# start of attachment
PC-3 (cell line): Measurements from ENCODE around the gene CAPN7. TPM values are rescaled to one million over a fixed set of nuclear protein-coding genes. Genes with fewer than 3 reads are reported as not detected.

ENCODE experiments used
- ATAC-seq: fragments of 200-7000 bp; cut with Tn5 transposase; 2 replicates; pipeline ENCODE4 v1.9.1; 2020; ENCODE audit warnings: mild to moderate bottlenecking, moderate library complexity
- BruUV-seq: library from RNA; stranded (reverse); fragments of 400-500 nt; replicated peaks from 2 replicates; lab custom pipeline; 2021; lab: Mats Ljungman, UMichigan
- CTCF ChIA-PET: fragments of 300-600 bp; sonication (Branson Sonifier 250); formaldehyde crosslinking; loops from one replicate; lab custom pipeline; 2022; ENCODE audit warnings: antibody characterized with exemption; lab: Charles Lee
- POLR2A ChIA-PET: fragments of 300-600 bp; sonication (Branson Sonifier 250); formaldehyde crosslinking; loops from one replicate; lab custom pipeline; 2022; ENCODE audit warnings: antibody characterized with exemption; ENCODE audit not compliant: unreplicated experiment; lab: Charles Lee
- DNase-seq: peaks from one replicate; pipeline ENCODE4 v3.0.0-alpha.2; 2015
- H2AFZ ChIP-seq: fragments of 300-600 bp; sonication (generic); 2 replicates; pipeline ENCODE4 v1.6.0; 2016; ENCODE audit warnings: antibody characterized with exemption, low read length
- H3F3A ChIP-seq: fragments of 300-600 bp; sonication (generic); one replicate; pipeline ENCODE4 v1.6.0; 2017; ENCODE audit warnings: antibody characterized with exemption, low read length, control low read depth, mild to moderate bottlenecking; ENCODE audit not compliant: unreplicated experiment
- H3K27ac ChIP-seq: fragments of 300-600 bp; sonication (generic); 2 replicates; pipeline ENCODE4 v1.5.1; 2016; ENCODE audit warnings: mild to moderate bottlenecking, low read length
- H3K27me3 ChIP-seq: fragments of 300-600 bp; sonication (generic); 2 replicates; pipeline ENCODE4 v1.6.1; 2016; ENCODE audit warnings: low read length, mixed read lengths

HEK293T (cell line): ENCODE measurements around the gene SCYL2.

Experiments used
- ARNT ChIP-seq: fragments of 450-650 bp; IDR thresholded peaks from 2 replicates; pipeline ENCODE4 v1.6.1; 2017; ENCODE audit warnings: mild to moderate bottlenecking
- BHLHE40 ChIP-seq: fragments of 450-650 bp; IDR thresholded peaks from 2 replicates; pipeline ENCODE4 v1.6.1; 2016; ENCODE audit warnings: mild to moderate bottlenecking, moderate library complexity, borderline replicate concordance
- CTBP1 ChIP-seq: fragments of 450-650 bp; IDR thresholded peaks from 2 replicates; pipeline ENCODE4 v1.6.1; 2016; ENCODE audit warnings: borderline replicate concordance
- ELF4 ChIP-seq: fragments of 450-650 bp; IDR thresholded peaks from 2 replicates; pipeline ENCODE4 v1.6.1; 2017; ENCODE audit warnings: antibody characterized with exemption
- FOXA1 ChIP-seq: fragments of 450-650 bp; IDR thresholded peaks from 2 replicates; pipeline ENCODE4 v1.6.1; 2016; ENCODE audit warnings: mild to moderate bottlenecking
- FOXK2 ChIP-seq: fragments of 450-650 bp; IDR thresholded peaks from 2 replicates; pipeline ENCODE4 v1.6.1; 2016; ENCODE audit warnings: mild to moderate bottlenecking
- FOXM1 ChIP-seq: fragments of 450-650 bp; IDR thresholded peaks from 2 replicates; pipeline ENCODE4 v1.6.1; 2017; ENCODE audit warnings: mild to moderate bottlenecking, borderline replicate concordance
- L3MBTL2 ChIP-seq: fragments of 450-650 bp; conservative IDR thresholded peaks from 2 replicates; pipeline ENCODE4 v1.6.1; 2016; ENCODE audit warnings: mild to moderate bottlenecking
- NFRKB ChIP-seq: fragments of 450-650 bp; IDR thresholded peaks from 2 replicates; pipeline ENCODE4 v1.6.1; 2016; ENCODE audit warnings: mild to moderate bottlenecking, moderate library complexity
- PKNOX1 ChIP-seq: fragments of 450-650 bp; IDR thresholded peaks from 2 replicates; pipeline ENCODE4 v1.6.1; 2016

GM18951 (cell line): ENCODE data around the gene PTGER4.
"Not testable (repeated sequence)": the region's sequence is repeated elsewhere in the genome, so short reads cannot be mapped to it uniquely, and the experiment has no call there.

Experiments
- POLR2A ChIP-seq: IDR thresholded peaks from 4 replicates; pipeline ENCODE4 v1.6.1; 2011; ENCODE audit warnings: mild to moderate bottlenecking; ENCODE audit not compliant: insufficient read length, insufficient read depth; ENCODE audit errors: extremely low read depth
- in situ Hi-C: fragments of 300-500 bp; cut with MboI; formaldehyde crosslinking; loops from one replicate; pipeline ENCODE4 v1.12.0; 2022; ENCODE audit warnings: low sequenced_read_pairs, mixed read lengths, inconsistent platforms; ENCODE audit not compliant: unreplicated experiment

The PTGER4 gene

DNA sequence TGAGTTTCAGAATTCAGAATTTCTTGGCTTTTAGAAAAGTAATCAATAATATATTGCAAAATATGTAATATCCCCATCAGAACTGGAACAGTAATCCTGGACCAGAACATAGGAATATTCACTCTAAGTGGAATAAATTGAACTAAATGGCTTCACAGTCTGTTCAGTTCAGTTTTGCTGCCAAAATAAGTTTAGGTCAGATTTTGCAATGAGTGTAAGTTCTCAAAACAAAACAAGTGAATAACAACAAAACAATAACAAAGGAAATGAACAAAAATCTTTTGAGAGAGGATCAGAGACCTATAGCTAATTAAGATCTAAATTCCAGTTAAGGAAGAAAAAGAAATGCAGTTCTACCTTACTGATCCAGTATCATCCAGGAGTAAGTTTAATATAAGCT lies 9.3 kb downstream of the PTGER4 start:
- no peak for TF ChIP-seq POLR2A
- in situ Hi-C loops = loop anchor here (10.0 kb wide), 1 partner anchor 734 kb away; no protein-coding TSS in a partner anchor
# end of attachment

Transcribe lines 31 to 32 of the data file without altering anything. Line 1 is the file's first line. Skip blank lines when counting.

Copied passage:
- no peak for TF ChIP-seq POLR2A
- in situ Hi-C loops = loop anchor here (10.0 kb wide), 1 partner anchor 734 kb away; no protein-coding TSS in a partner anchor